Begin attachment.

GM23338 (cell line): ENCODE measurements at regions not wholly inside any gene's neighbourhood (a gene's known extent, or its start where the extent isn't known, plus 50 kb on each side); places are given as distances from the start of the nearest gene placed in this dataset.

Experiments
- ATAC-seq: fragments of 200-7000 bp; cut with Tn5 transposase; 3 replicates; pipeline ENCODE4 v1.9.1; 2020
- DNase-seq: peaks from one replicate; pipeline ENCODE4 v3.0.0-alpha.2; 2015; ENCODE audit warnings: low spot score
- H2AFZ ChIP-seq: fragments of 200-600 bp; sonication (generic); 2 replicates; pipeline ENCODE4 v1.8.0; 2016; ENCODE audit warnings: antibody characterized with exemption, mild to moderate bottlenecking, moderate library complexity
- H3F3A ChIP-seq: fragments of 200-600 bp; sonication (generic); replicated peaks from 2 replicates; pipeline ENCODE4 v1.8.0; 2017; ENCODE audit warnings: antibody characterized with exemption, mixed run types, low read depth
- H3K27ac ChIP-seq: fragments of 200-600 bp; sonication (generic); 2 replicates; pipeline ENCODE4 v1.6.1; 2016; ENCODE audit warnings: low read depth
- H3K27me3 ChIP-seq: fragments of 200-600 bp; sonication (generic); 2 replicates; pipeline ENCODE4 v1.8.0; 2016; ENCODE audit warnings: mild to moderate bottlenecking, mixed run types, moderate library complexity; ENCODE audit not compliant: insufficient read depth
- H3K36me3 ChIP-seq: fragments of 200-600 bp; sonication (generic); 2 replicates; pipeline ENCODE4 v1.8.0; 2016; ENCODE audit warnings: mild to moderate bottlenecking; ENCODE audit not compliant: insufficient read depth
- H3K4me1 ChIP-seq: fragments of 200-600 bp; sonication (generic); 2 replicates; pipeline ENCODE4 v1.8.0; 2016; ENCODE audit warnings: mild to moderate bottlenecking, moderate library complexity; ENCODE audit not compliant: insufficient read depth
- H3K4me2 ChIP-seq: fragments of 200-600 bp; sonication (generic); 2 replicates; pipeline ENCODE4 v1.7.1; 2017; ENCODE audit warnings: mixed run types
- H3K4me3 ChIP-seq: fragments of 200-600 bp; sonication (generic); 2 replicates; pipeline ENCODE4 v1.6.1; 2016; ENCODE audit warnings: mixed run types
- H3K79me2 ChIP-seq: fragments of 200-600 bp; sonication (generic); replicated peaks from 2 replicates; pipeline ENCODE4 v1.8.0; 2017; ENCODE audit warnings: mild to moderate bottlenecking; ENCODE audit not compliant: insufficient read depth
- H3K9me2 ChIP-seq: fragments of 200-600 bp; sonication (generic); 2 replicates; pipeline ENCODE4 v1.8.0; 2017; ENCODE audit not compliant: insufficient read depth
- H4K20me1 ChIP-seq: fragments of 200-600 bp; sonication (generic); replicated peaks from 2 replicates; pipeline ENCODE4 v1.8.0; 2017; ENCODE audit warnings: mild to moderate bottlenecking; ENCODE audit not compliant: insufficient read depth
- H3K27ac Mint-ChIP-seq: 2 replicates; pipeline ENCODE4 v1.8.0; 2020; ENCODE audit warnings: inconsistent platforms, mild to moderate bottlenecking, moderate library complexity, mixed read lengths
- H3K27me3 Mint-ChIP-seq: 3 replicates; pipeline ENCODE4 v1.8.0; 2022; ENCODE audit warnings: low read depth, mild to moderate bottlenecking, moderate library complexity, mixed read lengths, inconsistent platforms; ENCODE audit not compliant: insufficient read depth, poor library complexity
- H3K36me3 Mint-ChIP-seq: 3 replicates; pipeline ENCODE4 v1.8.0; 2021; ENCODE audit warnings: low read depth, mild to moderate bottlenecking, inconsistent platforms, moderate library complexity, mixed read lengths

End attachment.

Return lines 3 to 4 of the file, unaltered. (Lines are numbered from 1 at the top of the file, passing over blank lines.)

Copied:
- ATAC-seq: fragments of 200-7000 bp; cut with Tn5 transposase; 3 replicates; pipeline ENCODE4 v1.9.1; 2020
- DNase-seq: peaks from one replicate; pipeline ENCODE4 v3.0.0-alpha.2; 2015; ENCODE audit warnings: low spot score